A new draft plan (available here) reveals the Queensland Government still has no idea how to manage the many millions of tonnes of salt waste produced as a byproduct of polluting coal seam gas, more than a decade after the green light was given to the industry.
The Environment Department’s draft plan fails to conclusively identify a way to manage the estimated 5-6 million tonnes of salt “brine” the CSG industry is expected to produce.
Based exclusively on CSG industry feedback, the draft plan suggests storing the waste in landfill and using lining in an ill-considered and fraught solution to stop the salt leaching into the environment.
However, due to a lack of a coherent state policy, individual CSG companies are, in the mean time, able to apply to bury their waste in this manner on a case by case basis.
Lock the Gate Alliance Queensland coordinator Ellie Smith said using lining to stop the brine entering the environment was not a long term solution.
“Dumping salt waste from CSG extraction in this manner is guaranteed to fail eventually, and would shunt the problem onto future generations, who would need to continuously monitor for seepages," she said.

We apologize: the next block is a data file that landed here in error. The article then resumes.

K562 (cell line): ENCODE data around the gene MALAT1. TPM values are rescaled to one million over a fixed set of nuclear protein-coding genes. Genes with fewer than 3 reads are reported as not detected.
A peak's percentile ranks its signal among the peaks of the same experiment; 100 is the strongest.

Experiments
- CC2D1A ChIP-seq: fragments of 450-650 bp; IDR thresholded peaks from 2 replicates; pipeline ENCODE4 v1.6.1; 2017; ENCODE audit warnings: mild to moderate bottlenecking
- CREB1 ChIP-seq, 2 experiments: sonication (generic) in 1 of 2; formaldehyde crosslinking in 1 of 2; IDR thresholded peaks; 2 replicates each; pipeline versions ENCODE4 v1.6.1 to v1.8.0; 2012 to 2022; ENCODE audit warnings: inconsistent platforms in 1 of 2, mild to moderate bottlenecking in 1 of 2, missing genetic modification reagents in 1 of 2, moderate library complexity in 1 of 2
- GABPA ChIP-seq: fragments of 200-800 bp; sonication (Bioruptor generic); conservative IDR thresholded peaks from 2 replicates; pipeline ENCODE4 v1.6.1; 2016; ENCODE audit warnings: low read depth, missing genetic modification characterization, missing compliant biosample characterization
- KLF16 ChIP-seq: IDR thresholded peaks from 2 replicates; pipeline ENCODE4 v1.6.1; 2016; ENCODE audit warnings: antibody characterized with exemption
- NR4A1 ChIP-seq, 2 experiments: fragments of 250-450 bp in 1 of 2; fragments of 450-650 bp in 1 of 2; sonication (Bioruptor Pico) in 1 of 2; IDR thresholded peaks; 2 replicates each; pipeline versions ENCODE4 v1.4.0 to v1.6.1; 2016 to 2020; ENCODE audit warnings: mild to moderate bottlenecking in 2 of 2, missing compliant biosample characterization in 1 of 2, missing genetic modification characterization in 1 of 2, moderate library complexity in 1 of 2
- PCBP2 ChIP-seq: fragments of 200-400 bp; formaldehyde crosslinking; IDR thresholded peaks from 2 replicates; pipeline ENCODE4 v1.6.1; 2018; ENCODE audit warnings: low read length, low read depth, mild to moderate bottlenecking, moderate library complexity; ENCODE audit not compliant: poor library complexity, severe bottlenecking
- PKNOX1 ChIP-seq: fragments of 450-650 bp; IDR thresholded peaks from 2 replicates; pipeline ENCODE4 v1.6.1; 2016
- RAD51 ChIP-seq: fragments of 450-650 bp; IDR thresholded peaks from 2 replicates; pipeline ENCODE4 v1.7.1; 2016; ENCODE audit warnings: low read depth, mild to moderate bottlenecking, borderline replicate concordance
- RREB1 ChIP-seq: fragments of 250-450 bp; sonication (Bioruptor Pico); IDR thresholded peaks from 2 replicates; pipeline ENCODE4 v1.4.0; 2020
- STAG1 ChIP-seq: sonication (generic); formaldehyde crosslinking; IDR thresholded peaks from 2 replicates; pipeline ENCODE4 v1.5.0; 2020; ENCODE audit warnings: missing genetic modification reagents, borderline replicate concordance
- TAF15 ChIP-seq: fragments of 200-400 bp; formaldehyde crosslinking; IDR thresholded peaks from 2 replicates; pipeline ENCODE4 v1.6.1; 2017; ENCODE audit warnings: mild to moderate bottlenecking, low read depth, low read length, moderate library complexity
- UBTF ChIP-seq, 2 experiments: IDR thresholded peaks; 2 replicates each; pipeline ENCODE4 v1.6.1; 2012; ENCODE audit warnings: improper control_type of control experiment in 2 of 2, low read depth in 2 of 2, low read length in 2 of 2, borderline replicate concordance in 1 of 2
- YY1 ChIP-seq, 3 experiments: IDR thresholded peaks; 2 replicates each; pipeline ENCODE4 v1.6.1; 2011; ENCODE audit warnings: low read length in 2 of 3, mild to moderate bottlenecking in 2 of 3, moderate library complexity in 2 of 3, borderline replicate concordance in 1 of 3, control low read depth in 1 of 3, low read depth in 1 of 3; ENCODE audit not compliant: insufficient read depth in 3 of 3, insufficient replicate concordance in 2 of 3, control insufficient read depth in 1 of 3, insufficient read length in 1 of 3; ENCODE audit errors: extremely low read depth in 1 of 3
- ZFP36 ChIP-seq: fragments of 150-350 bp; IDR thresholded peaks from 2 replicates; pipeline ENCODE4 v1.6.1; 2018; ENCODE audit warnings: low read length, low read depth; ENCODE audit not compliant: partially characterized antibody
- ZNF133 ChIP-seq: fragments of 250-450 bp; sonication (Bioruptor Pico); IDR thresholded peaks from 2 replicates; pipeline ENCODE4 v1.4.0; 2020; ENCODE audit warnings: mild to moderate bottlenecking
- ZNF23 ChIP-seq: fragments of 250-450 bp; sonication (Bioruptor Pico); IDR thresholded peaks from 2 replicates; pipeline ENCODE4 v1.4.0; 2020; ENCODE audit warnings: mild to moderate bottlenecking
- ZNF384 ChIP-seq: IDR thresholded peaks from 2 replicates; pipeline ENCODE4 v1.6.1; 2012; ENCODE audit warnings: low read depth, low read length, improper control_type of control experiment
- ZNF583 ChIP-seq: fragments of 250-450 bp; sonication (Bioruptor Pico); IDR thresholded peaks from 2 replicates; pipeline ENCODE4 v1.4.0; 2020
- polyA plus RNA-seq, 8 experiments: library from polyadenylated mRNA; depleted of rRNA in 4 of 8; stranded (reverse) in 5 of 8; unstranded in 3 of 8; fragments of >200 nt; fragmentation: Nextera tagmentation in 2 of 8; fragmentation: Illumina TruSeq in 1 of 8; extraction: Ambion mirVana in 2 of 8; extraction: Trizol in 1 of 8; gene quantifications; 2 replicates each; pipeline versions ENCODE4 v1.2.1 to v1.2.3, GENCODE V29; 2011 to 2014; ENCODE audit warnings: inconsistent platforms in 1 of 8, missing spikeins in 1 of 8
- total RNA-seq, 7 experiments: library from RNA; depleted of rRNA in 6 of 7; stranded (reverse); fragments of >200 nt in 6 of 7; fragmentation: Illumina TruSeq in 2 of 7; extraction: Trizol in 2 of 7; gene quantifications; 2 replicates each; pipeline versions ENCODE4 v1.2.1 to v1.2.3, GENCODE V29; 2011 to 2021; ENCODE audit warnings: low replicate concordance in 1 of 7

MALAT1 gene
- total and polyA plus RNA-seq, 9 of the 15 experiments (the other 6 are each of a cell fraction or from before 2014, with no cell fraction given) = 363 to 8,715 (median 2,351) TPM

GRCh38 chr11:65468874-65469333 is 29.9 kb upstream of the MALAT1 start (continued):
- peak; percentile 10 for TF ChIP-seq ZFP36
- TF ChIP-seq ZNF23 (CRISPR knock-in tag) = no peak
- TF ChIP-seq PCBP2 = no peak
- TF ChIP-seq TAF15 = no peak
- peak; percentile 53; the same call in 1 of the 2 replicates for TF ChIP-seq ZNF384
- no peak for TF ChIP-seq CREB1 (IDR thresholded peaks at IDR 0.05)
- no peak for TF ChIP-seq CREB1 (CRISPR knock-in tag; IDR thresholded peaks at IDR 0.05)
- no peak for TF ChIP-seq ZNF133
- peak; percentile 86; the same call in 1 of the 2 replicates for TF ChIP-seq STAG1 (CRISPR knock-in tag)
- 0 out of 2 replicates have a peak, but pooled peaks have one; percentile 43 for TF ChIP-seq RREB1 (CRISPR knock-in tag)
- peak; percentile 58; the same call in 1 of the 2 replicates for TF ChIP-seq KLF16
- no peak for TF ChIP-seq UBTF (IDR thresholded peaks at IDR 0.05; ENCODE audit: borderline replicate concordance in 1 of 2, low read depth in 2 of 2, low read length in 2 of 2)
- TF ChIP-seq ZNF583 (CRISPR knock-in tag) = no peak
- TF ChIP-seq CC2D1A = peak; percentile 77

“It’s remarkable that the coal seam gas industry has been allowed to expand so dramatically for more than a decade without a plan to dispose of these huge volumes of waste - it’s an extreme case of putting the cart before the horse.
“This latest consultation is extremely disappointing - it's a plan for a plan. It’s outrageous the Palaszczuk Government is even considering industry’s preference of burying the salt and washing its hands of the problem.
“The Palaszczuk Government needs to get on the front foot with this waste and use independent expert advice to find the best solution rather than just the cheap and nasty option that industry prefers.
“There are other options for salt waste disposal. We must not let the coal seam gas industry dictate how it will dispose of the many millions of tonnes of waste it is producing. To do so would be to the detriment of future generations.”
Queensland Conservation Council water policy officer Nigel Parratt said taking another decade to develop a plan for how CSG companies managed their salt waste passed the buck to future generations.
Under the Environment Department’s current processes, CSG companies can apply to bury their salt waste at any time, which means that potentially numerous salt dumps could be approved across the state years before the plan comes into effect.
“Coal seam gas companies have been operating at scale since the mid 2000s without a formal plan to manage their salt waste appropriately. Due to the risk to the environment, communities and agriculture, delaying putting in place a plan for how the CSG industry must manage its salt waste for another 10 years is inconceivable,” Mr Parratt said.